Why Buy an SUV?
SUVs appeal to a wide range of drivers. They provide versatile cargo-carrying space (although generally not as much as minivans), a higher driving position than passenger cars, varying amounts of towing capacity, and in models with three rows of seats, the ability to carry seven or eight people. With an all-wheel-drive or four-wheel-drive system, they also provide extra traction in slippery conditions and the ability to tackle at least moderate off-road terrain. But because of their taller height, SUVs as a class are not as nimble as passenger cars and can roll over more easily in emergency handling maneuvers. Generally, their added weight and higher profile compromises fuel economy compared to a minivan or wagon, which can often provide a suitable alternative.
Car-Based vs. Truck-Based SUVs
There are two basic kinds of SUVs: car-based and truck-based. Car-based SUVs, sometimes called crossovers or CUVs, are built with unibody construction, where the frame and body are bonded into one piece, or unit. Like regular cars, most such SUVs have a fully independent suspension, which helps provide better handling and ride comfort than traditional, truck-based models. They offer all-wheel drive and can handle moderate off-road situations, but they generally aren’t designed for more challenging off-road conditions, such as traversing high rocks, deep water, loose sand, or steep inclines and descents. As with cars, the towing capacity of most car-based SUVs is limited.
Truck-based SUVs are getting harder to find these day, as the market shifts to crossovers. These are built with a body-on-frame platform (often the same one used for a company’s comparable-sized pickup). They typically offer greater cargo and towing capacity than a similar-sized car-based model, and when fitted with four-wheel drive, they are better equipped to tackle serious off-road terrain. But their handling can be cumbersome, and the ride can be bouncy and unsettled. Most body-on-frame SUVs use a solid (aka “live”) rear axle, similar to a pickup truck, though some have an independent rear suspension, which provides more refined ride and handling characteristics. For Consumer Reports’ testing purposes, we group SUVs according to size.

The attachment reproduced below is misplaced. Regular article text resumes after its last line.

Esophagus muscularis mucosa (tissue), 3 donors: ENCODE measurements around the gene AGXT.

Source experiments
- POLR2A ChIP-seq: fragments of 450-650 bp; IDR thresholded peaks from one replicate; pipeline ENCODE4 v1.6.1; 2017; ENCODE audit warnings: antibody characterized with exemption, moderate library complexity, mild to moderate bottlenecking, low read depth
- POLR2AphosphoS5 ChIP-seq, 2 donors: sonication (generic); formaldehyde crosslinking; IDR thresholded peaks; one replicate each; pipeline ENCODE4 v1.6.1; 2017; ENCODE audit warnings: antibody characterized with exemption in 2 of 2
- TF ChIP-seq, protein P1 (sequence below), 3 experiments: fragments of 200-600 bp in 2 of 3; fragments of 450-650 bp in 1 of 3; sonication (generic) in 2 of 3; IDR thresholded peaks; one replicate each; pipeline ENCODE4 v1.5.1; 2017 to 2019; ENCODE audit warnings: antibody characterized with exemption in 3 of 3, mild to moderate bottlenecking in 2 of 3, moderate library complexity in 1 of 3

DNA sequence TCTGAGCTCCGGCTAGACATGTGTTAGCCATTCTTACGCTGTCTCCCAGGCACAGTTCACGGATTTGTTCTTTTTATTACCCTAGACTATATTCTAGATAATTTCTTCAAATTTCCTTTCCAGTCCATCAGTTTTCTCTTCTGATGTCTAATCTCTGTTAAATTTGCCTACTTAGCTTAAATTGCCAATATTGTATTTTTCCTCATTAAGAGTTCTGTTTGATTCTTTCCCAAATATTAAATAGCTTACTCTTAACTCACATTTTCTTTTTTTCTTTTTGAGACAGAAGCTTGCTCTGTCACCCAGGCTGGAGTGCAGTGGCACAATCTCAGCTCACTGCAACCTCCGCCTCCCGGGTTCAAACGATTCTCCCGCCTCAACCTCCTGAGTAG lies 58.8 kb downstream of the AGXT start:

A growing category, subcompact SUVs such as the Chevrolet Trax, Honda HR-V, and Jeep Renegade typically share a platform with similarly sized cars. Smaller than such models as the Honda CR-V and Toyota RAV, subcompact SUVs generally have less passenger and cargo capacity. But they do offer a similarly higher seating position and ride height, and some can be surprisingly roomy inside. They also are available with AWD, and their small footprint makes for easy parking and maneuvering. Just don’t expect huge cargo volume or serious off-road capability. Audi, Buick, Mercedes-Benz, and Mini Cooper offer near-luxury experiences within these smaller packages¦but be ready to shell out as much as $42,000 for the privilege.
Well-suited for drivers who are looking for more room than a sedan can provide, small SUVs offer flexible cargo space and a higher driving position than cars. Some small SUVs’ fuel economy rivals that of some family sedans, though others can be thirstier and have a rough ride. For more adventurous drivers, a few models have true off-road capabilities. If you are just looking for a vehicle that provides flexible cargo space, you might want to consider a wagon or hatchback because they provide better fuel economy and are more affordable. Some wagons are available with all-wheel drive and elevated ride heights, such as the Subaru Outback.
Compact Sporty SUVs
The upscale small, performance-oriented SUVs typically offer better handling, quieter cabins, nicer fit and finish, and more amenities than regular small SUVs, though fuel economy and price are common trade-offs. Most entries in this niche are from European or Japanese prestige brands.
Midsized SUVs have become alternatives to minivans and might satisfy the needs of many shoppers considering a large SUV. For many families, midsized SUVs provide the best balance of power, interior space, cargo room, and safety. Although many midsized SUVs offer an optional third-row seat, those seats are often cramped and not easily accessible by adults. Just about every mainstream manufacturer offers a midsized SUV, which gives you an idea of how white-hot this segment is.
Most large SUVs offer plenty of power, interior space, and towing capacity, but they’re big, bulky, clumsy, and thirsty. For hauling a heavy trailer, they may be just the thing, but if it’s primarily seating and cargo capacity you’re after, you might be better off with one of the larger midsized models (such as the Toyota Highlander or Honda Pilot) or a minivan. While it may not have an SUV’s adventurous image, a minivan is apt to get much better fuel economy and be quieter, more comfortable, and more flexible for switching between people and cargo duties. But a minivan will not be as capable for towing and certainly isn’t meant for off-roading.